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We’re hearing back from the most distant planetary flyby

This rocks.
  • Daniel Wolfe
By Daniel Wolfe

Things reporter

Published This article is more than 2 years old.

As Earth celebrated another rotation around the sun last night, millions of party-goers texted family and friends instantaneous New Year’s wishes. It wasn’t until 10:30am EST on Jan. 1 that NASA got its own festive greeting: a blurry picture from its most distant explorer, the New Horizons space probe.

Twelve years ago, New Horizons left our planet. It passed Jupiter in just over a year, and took another seven to reach Pluto, where it snapped the crispest pictures yet of the on-again-off-again planet. This morning, the probe successful navigated itself to and around the celestial object 2014 MU69, a mysterious hunk of reddish rock whose nickname—the “Ultimate Thule,” translates to “beyond the known world.” The object is more than 4 billion miles away from Earth.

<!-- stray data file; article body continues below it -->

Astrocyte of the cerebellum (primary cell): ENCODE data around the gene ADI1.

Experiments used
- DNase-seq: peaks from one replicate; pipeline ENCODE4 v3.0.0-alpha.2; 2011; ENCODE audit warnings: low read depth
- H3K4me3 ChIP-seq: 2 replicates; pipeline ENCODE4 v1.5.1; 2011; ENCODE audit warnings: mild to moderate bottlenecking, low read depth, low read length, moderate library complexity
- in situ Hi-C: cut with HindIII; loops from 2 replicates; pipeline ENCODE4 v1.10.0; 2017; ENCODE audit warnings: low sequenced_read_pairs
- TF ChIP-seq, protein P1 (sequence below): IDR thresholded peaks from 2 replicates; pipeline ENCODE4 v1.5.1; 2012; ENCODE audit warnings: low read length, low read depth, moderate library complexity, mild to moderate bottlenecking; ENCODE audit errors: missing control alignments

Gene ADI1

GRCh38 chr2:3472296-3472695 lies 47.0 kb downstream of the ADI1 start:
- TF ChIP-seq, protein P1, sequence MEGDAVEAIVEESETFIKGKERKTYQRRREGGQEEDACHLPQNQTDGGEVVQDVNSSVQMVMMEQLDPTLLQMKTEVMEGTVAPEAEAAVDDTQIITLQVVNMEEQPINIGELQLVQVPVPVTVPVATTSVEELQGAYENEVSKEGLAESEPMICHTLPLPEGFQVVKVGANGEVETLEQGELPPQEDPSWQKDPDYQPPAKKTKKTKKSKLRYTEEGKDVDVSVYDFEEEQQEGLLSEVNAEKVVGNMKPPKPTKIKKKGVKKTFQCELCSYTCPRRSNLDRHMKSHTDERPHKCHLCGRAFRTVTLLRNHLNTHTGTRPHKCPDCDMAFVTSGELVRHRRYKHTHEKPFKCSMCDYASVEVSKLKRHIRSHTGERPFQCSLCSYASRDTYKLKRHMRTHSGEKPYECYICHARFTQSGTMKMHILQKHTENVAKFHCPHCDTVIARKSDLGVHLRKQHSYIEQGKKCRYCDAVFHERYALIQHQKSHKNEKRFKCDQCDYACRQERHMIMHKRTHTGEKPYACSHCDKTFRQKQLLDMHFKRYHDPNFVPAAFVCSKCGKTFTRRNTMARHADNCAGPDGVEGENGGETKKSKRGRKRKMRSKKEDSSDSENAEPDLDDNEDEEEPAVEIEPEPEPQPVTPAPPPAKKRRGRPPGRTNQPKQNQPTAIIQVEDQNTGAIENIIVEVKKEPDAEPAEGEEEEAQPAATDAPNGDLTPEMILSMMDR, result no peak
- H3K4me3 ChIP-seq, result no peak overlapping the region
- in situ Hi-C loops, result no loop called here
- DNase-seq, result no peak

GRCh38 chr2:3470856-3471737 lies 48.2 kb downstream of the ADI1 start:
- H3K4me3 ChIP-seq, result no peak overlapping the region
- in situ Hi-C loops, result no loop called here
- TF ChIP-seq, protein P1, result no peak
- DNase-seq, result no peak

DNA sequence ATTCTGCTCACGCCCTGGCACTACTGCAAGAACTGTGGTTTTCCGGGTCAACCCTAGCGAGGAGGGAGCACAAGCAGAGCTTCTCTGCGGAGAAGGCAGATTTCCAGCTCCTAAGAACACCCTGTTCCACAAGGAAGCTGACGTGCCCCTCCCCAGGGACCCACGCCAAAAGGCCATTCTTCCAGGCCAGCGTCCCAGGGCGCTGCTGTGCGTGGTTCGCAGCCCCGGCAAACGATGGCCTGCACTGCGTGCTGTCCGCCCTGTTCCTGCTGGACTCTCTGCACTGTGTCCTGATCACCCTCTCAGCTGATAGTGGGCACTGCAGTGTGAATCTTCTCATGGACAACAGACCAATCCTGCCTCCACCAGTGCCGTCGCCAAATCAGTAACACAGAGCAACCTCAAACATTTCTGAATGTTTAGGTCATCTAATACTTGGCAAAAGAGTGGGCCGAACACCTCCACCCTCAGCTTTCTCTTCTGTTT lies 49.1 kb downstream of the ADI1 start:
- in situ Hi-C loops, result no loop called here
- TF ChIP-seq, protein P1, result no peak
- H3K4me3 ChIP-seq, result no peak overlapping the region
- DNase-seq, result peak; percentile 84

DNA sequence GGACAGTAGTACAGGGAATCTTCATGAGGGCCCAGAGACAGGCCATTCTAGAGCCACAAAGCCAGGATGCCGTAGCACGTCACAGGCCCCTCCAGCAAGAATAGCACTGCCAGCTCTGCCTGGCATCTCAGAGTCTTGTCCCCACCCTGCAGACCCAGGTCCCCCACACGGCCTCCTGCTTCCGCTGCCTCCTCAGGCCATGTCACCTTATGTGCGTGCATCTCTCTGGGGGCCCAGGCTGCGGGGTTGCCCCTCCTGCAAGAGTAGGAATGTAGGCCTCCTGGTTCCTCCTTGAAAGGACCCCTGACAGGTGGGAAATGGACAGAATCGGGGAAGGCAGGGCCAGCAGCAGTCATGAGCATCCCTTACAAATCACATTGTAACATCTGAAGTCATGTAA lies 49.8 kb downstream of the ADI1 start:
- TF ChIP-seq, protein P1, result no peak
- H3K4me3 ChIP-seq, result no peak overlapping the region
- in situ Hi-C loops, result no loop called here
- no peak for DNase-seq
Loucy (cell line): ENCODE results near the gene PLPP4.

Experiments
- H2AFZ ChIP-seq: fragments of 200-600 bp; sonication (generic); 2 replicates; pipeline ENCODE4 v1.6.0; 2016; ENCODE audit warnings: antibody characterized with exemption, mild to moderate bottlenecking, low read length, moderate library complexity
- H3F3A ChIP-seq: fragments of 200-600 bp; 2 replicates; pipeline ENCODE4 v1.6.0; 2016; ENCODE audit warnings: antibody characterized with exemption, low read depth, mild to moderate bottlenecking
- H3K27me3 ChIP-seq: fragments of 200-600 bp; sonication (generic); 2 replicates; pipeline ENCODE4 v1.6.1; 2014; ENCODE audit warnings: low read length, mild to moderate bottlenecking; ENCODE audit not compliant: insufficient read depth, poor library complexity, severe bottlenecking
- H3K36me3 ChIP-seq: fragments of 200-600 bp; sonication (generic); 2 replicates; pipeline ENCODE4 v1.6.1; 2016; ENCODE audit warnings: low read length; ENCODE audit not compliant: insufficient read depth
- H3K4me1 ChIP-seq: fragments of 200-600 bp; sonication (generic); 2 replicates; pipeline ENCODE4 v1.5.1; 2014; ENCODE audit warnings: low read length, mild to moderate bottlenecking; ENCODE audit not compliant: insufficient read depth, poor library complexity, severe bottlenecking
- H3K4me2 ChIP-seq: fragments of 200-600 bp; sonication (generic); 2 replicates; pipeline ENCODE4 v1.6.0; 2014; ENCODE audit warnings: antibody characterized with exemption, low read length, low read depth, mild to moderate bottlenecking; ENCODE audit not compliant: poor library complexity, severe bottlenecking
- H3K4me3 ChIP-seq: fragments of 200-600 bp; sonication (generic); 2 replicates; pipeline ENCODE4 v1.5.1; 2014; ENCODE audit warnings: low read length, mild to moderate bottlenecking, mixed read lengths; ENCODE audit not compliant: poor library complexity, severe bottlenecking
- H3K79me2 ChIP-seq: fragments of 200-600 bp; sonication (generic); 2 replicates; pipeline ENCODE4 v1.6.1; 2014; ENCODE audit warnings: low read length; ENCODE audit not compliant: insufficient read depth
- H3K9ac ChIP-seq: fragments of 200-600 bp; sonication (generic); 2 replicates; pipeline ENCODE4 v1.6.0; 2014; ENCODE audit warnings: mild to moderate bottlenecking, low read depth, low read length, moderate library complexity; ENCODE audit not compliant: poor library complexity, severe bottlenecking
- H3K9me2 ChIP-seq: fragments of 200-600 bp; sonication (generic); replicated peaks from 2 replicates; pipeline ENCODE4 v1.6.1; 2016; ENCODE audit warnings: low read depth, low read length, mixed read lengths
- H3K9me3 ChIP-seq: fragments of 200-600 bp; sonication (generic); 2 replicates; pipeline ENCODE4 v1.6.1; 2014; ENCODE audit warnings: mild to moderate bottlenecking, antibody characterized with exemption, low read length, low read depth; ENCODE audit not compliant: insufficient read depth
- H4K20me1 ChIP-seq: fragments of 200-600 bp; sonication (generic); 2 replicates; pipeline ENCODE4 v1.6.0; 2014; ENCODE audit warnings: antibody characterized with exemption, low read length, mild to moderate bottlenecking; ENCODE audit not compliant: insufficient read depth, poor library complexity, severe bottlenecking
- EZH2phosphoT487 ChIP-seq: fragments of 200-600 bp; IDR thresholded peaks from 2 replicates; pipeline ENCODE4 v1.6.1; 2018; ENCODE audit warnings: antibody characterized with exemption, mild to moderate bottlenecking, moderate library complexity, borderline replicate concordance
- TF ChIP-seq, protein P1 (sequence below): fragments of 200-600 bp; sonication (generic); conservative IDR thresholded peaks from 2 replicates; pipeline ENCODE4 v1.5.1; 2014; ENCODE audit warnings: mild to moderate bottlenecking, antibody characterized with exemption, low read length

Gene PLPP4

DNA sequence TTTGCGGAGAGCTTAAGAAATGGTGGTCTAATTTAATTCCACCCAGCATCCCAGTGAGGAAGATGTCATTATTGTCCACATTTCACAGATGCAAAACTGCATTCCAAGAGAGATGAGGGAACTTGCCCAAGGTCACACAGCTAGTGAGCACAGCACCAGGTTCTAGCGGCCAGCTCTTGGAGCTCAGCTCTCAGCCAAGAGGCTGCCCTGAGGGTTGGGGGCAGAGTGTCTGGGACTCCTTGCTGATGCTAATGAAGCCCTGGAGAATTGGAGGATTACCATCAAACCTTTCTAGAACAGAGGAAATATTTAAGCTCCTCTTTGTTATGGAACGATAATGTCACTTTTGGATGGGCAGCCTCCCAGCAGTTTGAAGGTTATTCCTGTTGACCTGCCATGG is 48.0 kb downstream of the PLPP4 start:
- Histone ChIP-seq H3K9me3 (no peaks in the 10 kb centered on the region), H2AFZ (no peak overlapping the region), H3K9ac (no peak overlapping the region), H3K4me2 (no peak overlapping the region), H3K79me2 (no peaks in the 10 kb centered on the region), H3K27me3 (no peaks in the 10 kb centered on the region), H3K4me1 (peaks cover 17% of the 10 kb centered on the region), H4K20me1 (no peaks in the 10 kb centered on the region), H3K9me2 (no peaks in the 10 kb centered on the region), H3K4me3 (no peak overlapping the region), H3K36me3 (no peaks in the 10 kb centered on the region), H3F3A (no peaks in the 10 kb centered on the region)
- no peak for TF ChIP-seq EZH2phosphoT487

Although the flyby occurred at 12:33am EST on Tuesday, the New Horizons is so far from Earth—more than 4 billion miles—that it took roughly 10 hours for the signal to make its way back. The spacecraft sent a picture of the rock taken from 500,000 miles out.

Detecting this frozen rock was no small feat. At 10-15 miles wide, it’s roughly the size of Washington DC, and was discovered during the New Horizons’ journey to the Kuiper Belt. Previously, our best glimpse of this tiny rock was a two-pixel-wide image.

NASA/Johns Hopkins University Applied Physics Laboratory/Southwest Research Institute

Over the next 20 months, the probe will transmit gigabytes of research data and imagery—one to two kilobytes per second—over a faint radio signal back to its home world.

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